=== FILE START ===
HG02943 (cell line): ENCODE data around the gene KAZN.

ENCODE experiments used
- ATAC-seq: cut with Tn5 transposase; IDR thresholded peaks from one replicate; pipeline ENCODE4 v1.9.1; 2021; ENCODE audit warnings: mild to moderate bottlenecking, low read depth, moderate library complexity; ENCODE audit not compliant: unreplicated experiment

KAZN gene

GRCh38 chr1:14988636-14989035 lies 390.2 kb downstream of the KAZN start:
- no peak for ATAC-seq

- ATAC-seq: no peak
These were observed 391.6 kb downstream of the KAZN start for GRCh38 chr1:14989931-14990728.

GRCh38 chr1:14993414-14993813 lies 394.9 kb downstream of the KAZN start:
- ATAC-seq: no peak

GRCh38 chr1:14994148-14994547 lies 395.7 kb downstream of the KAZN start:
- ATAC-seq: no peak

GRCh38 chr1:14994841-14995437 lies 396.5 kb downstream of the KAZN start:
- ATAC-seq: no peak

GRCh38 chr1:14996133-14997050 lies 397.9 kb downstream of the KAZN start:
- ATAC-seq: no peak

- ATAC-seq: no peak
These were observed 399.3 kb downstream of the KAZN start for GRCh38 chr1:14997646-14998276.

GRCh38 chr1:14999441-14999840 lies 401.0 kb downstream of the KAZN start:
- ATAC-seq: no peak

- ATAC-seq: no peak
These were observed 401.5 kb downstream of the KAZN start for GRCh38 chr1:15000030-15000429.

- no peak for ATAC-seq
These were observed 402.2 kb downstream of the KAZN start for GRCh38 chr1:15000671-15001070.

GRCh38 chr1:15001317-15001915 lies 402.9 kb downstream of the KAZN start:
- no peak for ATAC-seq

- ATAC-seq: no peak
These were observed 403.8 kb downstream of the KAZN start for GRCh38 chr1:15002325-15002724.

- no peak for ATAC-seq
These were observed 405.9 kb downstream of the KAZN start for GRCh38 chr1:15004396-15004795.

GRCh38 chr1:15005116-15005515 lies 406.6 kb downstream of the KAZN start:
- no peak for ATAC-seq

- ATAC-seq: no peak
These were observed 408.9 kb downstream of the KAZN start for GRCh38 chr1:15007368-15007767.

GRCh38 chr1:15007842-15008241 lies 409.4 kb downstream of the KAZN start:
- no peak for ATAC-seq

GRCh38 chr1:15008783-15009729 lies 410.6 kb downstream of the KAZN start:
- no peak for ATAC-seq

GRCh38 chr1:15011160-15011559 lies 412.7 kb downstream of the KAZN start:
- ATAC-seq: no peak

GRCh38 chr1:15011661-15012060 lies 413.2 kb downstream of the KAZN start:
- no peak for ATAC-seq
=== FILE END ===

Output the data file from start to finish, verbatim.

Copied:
HG02943 (cell line): ENCODE data around the gene KAZN.

ENCODE experiments used
- ATAC-seq: cut with Tn5 transposase; IDR thresholded peaks from one replicate; pipeline ENCODE4 v1.9.1; 2021; ENCODE audit warnings: mild to moderate bottlenecking, low read depth, moderate library complexity; ENCODE audit not compliant: unreplicated experiment

KAZN gene

GRCh38 chr1:14988636-14989035 lies 390.2 kb downstream of the KAZN start:
- no peak for ATAC-seq

- ATAC-seq: no peak
These were observed 391.6 kb downstream of the KAZN start for GRCh38 chr1:14989931-14990728.

GRCh38 chr1:14993414-14993813 lies 394.9 kb downstream of the KAZN start:
- ATAC-seq: no peak

GRCh38 chr1:14994148-14994547 lies 395.7 kb downstream of the KAZN start:
- ATAC-seq: no peak

GRCh38 chr1:14994841-14995437 lies 396.5 kb downstream of the KAZN start:
- ATAC-seq: no peak

GRCh38 chr1:14996133-14997050 lies 397.9 kb downstream of the KAZN start:
- ATAC-seq: no peak

- ATAC-seq: no peak
These were observed 399.3 kb downstream of the KAZN start for GRCh38 chr1:14997646-14998276.

GRCh38 chr1:14999441-14999840 lies 401.0 kb downstream of the KAZN start:
- ATAC-seq: no peak

- ATAC-seq: no peak
These were observed 401.5 kb downstream of the KAZN start for GRCh38 chr1:15000030-15000429.

- no peak for ATAC-seq
These were observed 402.2 kb downstream of the KAZN start for GRCh38 chr1:15000671-15001070.

GRCh38 chr1:15001317-15001915 lies 402.9 kb downstream of the KAZN start:
- no peak for ATAC-seq

- ATAC-seq: no peak
These were observed 403.8 kb downstream of the KAZN start for GRCh38 chr1:15002325-15002724.

- no peak for ATAC-seq
These were observed 405.9 kb downstream of the KAZN start for GRCh38 chr1:15004396-15004795.

GRCh38 chr1:15005116-15005515 lies 406.6 kb downstream of the KAZN start:
- no peak for ATAC-seq

- ATAC-seq: no peak
These were observed 408.9 kb downstream of the KAZN start for GRCh38 chr1:15007368-15007767.

GRCh38 chr1:15007842-15008241 lies 409.4 kb downstream of the KAZN start:
- no peak for ATAC-seq

GRCh38 chr1:15008783-15009729 lies 410.6 kb downstream of the KAZN start:
- no peak for ATAC-seq

GRCh38 chr1:15011160-15011559 lies 412.7 kb downstream of the KAZN start:
- ATAC-seq: no peak

GRCh38 chr1:15011661-15012060 lies 413.2 kb downstream of the KAZN start:
- no peak for ATAC-seq